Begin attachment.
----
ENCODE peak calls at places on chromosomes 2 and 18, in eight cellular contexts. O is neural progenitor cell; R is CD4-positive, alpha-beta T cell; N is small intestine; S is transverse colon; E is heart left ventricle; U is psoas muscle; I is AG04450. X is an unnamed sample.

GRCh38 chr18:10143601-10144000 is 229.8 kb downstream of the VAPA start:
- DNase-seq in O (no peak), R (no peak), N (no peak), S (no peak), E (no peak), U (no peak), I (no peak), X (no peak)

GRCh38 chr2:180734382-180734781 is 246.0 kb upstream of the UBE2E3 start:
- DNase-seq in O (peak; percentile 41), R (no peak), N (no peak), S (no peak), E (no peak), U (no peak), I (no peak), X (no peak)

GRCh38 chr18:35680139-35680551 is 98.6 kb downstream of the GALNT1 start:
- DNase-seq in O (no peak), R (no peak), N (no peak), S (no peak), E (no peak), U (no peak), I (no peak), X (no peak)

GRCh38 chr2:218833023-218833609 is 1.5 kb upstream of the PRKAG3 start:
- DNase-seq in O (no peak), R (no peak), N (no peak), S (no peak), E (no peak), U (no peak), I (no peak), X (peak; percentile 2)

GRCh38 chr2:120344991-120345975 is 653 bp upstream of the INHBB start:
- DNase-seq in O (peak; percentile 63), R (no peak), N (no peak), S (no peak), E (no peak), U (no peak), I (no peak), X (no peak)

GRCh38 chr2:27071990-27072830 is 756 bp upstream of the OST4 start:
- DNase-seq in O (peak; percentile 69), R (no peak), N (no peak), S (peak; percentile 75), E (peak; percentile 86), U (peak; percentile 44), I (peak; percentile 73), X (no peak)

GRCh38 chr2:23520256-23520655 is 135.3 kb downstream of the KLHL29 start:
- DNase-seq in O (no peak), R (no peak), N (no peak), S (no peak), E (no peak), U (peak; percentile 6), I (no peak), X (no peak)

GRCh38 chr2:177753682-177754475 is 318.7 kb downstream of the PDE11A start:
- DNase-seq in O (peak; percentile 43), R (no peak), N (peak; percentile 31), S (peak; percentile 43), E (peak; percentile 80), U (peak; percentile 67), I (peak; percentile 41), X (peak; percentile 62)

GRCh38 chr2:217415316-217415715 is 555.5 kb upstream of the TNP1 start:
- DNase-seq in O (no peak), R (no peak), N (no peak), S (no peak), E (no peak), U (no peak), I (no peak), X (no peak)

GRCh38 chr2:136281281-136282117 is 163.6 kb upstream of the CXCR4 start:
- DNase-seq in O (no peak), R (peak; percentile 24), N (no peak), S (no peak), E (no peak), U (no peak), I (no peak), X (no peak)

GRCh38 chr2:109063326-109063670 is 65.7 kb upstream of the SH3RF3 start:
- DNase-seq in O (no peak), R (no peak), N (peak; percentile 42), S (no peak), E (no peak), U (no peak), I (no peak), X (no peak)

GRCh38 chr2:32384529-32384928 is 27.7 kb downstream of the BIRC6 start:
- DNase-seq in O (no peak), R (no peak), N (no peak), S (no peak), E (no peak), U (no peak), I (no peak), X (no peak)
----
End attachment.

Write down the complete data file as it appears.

ENCODE peak calls at places on chromosomes 2 and 18, in eight cellular contexts. O is neural progenitor cell; R is CD4-positive, alpha-beta T cell; N is small intestine; S is transverse colon; E is heart left ventricle; U is psoas muscle; I is AG04450. X is an unnamed sample.

GRCh38 chr18:10143601-10144000 is 229.8 kb downstream of the VAPA start:
- DNase-seq in O (no peak), R (no peak), N (no peak), S (no peak), E (no peak), U (no peak), I (no peak), X (no peak)

GRCh38 chr2:180734382-180734781 is 246.0 kb upstream of the UBE2E3 start:
- DNase-seq in O (peak; percentile 41), R (no peak), N (no peak), S (no peak), E (no peak), U (no peak), I (no peak), X (no peak)

GRCh38 chr18:35680139-35680551 is 98.6 kb downstream of the GALNT1 start:
- DNase-seq in O (no peak), R (no peak), N (no peak), S (no peak), E (no peak), U (no peak), I (no peak), X (no peak)

GRCh38 chr2:218833023-218833609 is 1.5 kb upstream of the PRKAG3 start:
- DNase-seq in O (no peak), R (no peak), N (no peak), S (no peak), E (no peak), U (no peak), I (no peak), X (peak; percentile 2)

GRCh38 chr2:120344991-120345975 is 653 bp upstream of the INHBB start:
- DNase-seq in O (peak; percentile 63), R (no peak), N (no peak), S (no peak), E (no peak), U (no peak), I (no peak), X (no peak)

GRCh38 chr2:27071990-27072830 is 756 bp upstream of the OST4 start:
- DNase-seq in O (peak; percentile 69), R (no peak), N (no peak), S (peak; percentile 75), E (peak; percentile 86), U (peak; percentile 44), I (peak; percentile 73), X (no peak)

GRCh38 chr2:23520256-23520655 is 135.3 kb downstream of the KLHL29 start:
- DNase-seq in O (no peak), R (no peak), N (no peak), S (no peak), E (no peak), U (peak; percentile 6), I (no peak), X (no peak)

GRCh38 chr2:177753682-177754475 is 318.7 kb downstream of the PDE11A start:
- DNase-seq in O (peak; percentile 43), R (no peak), N (peak; percentile 31), S (peak; percentile 43), E (peak; percentile 80), U (peak; percentile 67), I (peak; percentile 41), X (peak; percentile 62)

GRCh38 chr2:217415316-217415715 is 555.5 kb upstream of the TNP1 start:
- DNase-seq in O (no peak), R (no peak), N (no peak), S (no peak), E (no peak), U (no peak), I (no peak), X (no peak)

GRCh38 chr2:136281281-136282117 is 163.6 kb upstream of the CXCR4 start:
- DNase-seq in O (no peak), R (peak; percentile 24), N (no peak), S (no peak), E (no peak), U (no peak), I (no peak), X (no peak)

GRCh38 chr2:109063326-109063670 is 65.7 kb upstream of the SH3RF3 start:
- DNase-seq in O (no peak), R (no peak), N (peak; percentile 42), S (no peak), E (no peak), U (no peak), I (no peak), X (no peak)

GRCh38 chr2:32384529-32384928 is 27.7 kb downstream of the BIRC6 start:
- DNase-seq in O (no peak), R (no peak), N (no peak), S (no peak), E (no peak), U (no peak), I (no peak), X (no peak)